Is an Adjustable Rate Mortgage (ARM) Right For You? If you're looking to purchase a…
|For the week of August 15, 2016 – Vol. 14, Issue 33
>> Mortgage Lending Market Update
QUOTE OF THE WEEK… “The way I see it, if you want the rainbow, you gotta put up with the rain.” –Dolly Parton, American singer, songwriter, producer, actress and businesswoman
INFO THAT HITS US WHERE WE LIVE… Analysts felt a few rain drops when the Census Bureau announced the homeownership rate fell to 62.9% in Q2, a level not seen in half a century. Explanations for this began with the growing amount of student loan debt. Yet the chairman of the Council of Economic Advisors says this debt is high because there are many more borrowers, and more than 40% of them owe less than $10,000. So it must be affordability. But a house price index that adjusts for the impact of income and interest rate changes on consumer buying power reveals homes are 40% less costly that at the housing peak. Let’s hear it for low mortgage rates!
Actually, the homeownership rate is low because there are so many more renters. Since the start of the recession, there are 8.4 million new rental households, a 22% jump, but only 2% fewer owner occupied households. So homeownership fell because of the added renters, many of them millennials right out of college. And when millennials do go for home ownership, since they’re the biggest demographic group in our history, it should spur quite a housing boom. The latest research from Fannie Mae already shows that as millennials get older, they’re increasing homeownership rates faster than in previous years. Rainbow on the way?
BUSINESS TIP OF THE WEEK… We spend an average 28% of our time at work dealing with emails, almost a day and a half per week. Tackle emails efficiently, just twice a day, and you’ll recover some serious time for your business.
>> Review of Last Week
STOCKS SET RECORD, THEN STALL… Thursday, all three major stock market indexes closed at new record highs, the first time that’s happened since 1999. In the interim, we’ve seen the dot-com bubble burst, plus the Great Recession we’re still recovering from, so Thursday’s triple record was a welcome development. Unfortunately, Friday saw weak July Retail Sales (flat overall, down 0.3% excluding auto sales), and the Producer Price Index down 0.4%, indicating dreaded wholesale price deflation.These pulled the Dow and the S&P 500 down from their records, though they ended ahead for the week, while the Nasdaq had no trouble closing at another all-time high.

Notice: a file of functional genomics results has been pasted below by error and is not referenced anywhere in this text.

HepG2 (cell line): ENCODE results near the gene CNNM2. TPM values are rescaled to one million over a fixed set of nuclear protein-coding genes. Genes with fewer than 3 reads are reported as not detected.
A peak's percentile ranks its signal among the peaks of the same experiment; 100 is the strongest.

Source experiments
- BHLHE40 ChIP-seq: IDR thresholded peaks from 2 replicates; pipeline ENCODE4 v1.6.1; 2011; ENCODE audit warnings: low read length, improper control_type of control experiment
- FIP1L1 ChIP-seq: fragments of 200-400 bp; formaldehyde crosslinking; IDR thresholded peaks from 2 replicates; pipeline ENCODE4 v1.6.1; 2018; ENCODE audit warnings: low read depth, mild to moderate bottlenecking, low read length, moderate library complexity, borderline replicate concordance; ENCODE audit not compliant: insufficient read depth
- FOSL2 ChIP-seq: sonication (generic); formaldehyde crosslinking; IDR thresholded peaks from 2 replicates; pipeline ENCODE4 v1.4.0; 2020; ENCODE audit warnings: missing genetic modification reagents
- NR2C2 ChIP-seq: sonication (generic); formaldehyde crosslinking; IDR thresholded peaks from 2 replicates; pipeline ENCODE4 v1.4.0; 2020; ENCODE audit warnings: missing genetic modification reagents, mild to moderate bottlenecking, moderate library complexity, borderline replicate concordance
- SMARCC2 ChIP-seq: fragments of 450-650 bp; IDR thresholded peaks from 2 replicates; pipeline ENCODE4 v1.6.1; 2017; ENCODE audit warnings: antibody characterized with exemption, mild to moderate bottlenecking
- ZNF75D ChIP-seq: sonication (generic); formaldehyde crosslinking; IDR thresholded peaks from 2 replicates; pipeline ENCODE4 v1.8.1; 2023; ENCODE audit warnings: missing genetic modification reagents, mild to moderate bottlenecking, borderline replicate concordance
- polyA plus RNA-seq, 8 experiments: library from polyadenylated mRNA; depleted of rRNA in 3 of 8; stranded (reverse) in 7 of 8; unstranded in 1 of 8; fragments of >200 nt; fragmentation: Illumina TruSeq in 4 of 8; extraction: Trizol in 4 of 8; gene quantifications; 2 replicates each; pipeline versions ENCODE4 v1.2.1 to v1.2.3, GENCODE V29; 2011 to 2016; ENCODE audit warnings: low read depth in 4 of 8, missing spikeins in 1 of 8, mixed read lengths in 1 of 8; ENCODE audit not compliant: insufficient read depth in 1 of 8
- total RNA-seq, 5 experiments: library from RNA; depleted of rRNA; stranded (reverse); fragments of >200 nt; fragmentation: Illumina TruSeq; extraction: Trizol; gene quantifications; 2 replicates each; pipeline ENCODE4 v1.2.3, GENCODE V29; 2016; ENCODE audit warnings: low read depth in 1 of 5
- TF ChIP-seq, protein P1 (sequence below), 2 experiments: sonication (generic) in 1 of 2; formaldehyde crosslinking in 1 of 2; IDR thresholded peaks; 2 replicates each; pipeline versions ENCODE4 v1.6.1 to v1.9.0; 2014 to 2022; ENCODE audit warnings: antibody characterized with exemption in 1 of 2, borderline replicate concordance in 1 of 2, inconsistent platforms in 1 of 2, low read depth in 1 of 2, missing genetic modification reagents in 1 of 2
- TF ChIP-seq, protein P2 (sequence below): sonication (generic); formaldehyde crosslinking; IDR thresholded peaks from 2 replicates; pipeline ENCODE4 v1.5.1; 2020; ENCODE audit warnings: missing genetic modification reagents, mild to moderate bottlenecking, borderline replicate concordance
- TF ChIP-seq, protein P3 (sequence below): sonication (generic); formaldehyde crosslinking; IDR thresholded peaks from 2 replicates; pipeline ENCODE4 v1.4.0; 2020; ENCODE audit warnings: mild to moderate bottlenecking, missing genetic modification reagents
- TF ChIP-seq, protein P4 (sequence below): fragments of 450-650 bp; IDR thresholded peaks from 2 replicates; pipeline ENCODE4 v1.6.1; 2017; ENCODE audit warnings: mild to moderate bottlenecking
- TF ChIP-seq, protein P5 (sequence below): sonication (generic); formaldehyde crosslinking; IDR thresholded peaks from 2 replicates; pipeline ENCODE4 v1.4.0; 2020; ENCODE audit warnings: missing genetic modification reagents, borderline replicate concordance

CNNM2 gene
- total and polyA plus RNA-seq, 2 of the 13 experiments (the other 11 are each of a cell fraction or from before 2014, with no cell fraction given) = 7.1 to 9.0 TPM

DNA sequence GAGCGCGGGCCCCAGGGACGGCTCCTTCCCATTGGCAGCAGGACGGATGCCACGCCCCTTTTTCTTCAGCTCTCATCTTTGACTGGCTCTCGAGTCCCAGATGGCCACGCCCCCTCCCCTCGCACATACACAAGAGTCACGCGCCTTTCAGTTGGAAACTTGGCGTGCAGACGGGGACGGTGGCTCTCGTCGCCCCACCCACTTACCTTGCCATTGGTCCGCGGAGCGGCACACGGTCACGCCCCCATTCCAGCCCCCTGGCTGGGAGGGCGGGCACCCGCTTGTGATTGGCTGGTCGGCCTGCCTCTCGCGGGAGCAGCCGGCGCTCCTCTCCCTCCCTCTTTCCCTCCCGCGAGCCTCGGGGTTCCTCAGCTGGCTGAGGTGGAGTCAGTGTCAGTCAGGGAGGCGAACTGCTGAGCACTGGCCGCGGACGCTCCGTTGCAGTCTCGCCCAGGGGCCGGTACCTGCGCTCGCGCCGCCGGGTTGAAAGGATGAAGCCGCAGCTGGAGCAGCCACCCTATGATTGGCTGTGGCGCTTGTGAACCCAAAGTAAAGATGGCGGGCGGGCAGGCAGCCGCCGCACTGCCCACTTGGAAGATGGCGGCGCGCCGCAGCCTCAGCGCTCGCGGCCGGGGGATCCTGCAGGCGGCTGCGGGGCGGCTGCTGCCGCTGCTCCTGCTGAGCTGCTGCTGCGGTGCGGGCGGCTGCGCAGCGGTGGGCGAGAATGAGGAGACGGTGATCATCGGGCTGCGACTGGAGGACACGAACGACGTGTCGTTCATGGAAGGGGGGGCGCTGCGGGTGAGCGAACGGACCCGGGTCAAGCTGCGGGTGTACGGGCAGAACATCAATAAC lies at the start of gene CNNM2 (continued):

Offsetting Friday’s bad data were some good reports. University of Michigan Consumer Sentiment registered an uptick in August from its not bad reading in July. In addition, Business Inventories grew a better-than-expected 0.2% in June showing a slightly more positive outlook in the world of commerce. Even oil prices strengthened, with West Texas crude settling north of $44 a barrel. But we keep getting evidence all is still not well with the U.S. economy. Productivity declined at a 0.5% annual rate in Q2 and Continuing Unemployment Claims went up by 14,000, though Initial Unemployment Claims dipped by 1,000, staying under 300,000 for the 75th week in a row.
The week ended with the Dow UP 0.2%, to 18576; the S&P 500 UP 0.1%, to 2184; and the Nasdaq UP 0.2%, to 5233.
In the bond market, Treasuries traded higher on Friday’s weak data, then backed off. The 30YR FNMA 4.0% bond we watch finished the week down .22, at $106.92. For the week ending August 11, Freddie Mac’s Primary Mortgage Market Survey reported national average 30-year fixed mortgage rates little changed from the week before. They’re still near historical lows, well under where they were a year ago. Remember, mortgage rates can be extremely volatile, so check with your mortgage professional for up-to-the-minute information.
DID YOU KNOW?… About 58% of smartphone users don’t go an hour without checking their devices, 68% if you just count millennials. And 19% of the U.S. population goes online only on a smartphone, having no home Internet access.
>> This Week’s Forecast
HOME BUILDING CARRIES ON, INFLATION QUIET, FED INSIGHTS… Like the Queen of England, U.S. home building is expected to keep calm and carry on in July, with Housing Starts down a tad butBuilding Permits unchanged, both nicely above the one million unit threshold. Inflation should be low, measured by the Consumer Price Index (CPI) and Core CPI (excluding volatile food and energy prices). This is not the level of inflation the Fed wants to see in order to raise interest rates. We may get some insight on this Wednesday in the FOMC Minutes from the Fed’s last meeting.
>> The Week’s Economic Indicator Calendar
Weaker than expected economic data tends to send bond prices up and interest rates down, while positive data points to lower bond prices and rising loan rates.
Economic Calendar for the Week of Aug 15 – Aug 19
>> Federal Reserve Watch
Forecasting Federal Reserve policy changes in coming months… A few more economists think the Fed will dial up a rate hike in December, but the majority still says no. Note: In the lower chart, a 9% probability of change is a 91% certainty the rate will stay the same.
Current Fed Funds Rate: 0.25%-0.5%
Probability of change from current policy: